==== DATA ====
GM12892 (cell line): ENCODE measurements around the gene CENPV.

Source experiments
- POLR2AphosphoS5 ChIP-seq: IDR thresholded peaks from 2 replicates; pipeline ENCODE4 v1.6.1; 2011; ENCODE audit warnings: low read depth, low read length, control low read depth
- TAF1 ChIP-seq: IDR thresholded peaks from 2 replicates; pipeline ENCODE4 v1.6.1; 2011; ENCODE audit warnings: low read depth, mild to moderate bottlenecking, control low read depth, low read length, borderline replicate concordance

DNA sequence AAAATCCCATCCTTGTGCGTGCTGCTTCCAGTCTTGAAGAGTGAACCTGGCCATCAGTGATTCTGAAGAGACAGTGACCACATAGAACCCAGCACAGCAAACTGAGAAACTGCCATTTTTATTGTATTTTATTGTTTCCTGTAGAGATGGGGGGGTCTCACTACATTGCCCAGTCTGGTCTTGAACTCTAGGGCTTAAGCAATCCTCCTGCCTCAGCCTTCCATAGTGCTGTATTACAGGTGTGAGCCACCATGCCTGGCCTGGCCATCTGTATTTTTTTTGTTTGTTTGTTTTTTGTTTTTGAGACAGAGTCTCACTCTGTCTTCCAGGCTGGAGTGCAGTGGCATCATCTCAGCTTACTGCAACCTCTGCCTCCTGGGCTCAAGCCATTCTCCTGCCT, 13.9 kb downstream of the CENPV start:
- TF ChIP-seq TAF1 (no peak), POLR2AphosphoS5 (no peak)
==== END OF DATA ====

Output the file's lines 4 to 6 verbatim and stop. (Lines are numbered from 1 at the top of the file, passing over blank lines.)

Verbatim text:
- TAF1 ChIP-seq: IDR thresholded peaks from 2 replicates; pipeline ENCODE4 v1.6.1; 2011; ENCODE audit warnings: low read depth, mild to moderate bottlenecking, control low read depth, low read length, borderline replicate concordance

DNA sequence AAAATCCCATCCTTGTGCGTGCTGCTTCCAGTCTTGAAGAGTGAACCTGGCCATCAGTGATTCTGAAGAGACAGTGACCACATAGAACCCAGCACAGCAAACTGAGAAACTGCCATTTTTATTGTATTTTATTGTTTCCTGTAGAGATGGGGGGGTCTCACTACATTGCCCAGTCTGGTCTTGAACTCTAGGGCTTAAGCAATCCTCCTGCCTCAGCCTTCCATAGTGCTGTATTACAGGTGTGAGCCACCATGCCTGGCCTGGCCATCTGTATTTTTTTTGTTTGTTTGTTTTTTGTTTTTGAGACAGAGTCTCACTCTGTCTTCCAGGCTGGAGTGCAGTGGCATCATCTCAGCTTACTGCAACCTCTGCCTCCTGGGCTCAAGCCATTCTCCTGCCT, 13.9 kb downstream of the CENPV start:
- TF ChIP-seq TAF1 (no peak), POLR2AphosphoS5 (no peak)